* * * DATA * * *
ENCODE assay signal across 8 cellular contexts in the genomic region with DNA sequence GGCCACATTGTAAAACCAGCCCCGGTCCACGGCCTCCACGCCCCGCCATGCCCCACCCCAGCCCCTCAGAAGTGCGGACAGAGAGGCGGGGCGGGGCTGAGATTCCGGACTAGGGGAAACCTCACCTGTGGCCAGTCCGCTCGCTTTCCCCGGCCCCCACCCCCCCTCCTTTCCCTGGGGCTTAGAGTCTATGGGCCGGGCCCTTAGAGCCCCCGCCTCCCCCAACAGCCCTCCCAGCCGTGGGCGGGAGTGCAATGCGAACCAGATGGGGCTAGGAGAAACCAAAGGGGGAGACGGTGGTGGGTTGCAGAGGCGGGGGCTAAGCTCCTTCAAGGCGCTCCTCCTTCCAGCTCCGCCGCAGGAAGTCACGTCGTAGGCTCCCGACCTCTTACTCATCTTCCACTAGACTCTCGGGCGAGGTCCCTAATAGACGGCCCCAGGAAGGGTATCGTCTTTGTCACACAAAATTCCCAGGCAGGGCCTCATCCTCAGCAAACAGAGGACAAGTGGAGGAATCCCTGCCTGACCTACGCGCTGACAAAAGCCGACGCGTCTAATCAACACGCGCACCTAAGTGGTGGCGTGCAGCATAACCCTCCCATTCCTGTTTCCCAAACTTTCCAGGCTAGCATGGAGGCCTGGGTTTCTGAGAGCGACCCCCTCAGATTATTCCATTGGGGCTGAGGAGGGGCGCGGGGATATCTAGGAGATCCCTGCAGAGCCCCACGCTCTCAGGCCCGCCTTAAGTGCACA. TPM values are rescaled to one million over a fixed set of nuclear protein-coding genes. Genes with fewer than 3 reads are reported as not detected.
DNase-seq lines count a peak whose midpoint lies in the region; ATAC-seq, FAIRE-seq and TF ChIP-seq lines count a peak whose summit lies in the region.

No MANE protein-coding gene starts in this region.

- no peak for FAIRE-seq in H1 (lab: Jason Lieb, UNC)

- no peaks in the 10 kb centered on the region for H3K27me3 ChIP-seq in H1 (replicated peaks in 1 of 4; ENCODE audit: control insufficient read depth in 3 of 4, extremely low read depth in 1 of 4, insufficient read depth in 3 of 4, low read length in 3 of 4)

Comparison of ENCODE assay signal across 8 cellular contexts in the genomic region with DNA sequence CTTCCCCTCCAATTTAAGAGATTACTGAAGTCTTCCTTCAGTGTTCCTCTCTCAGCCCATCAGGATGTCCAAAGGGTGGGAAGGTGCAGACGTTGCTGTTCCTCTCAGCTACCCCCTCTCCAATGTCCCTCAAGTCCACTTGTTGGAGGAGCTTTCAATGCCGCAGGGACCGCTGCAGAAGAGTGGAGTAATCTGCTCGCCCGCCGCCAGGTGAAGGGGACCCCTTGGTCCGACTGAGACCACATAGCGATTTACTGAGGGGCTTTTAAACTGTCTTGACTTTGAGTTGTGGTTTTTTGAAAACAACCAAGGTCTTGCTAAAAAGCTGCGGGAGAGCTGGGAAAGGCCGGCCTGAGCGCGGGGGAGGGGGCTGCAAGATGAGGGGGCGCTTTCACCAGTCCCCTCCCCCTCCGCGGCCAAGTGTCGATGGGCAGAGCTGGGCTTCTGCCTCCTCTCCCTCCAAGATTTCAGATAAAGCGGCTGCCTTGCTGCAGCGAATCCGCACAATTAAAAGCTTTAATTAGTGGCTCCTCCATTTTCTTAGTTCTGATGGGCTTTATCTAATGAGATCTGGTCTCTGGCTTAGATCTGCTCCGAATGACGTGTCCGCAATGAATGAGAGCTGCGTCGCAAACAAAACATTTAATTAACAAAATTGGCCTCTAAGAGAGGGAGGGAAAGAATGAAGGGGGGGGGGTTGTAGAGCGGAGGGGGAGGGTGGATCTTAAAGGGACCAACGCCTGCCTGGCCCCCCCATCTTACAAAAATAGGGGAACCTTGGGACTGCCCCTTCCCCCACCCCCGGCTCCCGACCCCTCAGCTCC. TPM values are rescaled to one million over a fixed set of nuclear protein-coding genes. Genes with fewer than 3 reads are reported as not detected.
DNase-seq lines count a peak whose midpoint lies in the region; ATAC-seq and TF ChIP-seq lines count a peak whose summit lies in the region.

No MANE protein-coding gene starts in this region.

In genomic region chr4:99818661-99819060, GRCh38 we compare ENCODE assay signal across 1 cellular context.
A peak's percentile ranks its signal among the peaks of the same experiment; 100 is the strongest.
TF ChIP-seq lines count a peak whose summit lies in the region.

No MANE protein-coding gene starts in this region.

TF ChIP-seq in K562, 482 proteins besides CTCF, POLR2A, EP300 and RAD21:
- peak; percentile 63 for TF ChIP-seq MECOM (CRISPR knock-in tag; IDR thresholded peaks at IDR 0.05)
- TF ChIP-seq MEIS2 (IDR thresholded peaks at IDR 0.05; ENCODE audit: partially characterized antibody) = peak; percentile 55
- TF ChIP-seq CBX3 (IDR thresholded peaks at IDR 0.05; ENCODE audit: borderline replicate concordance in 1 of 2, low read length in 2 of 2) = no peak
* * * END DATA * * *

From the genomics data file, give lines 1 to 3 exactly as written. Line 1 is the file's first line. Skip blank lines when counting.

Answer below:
ENCODE assay signal across 8 cellular contexts in the genomic region with DNA sequence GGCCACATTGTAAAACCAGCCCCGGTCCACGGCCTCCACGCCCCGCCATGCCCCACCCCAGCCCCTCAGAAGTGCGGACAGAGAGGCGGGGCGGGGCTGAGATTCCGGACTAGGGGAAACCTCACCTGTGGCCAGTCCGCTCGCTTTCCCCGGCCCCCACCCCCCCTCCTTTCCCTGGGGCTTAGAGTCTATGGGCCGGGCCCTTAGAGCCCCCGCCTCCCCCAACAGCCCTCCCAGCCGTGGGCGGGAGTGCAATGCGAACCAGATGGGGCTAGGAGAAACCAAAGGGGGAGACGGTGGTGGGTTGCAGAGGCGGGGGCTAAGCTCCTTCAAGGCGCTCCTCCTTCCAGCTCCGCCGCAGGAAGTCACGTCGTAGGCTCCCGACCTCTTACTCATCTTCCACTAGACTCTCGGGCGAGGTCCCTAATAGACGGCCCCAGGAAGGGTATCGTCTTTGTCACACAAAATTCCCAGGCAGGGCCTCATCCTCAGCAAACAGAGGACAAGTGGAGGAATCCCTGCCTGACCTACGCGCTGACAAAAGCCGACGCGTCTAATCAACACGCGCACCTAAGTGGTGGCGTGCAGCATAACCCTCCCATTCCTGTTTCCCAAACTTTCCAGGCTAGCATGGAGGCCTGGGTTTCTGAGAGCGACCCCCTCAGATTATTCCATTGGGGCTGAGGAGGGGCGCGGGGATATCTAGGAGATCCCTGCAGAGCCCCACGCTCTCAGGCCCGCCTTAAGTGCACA. TPM values are rescaled to one million over a fixed set of nuclear protein-coding genes. Genes with fewer than 3 reads are reported as not detected.
DNase-seq lines count a peak whose midpoint lies in the region; ATAC-seq, FAIRE-seq and TF ChIP-seq lines count a peak whose summit lies in the region.

No MANE protein-coding gene starts in this region.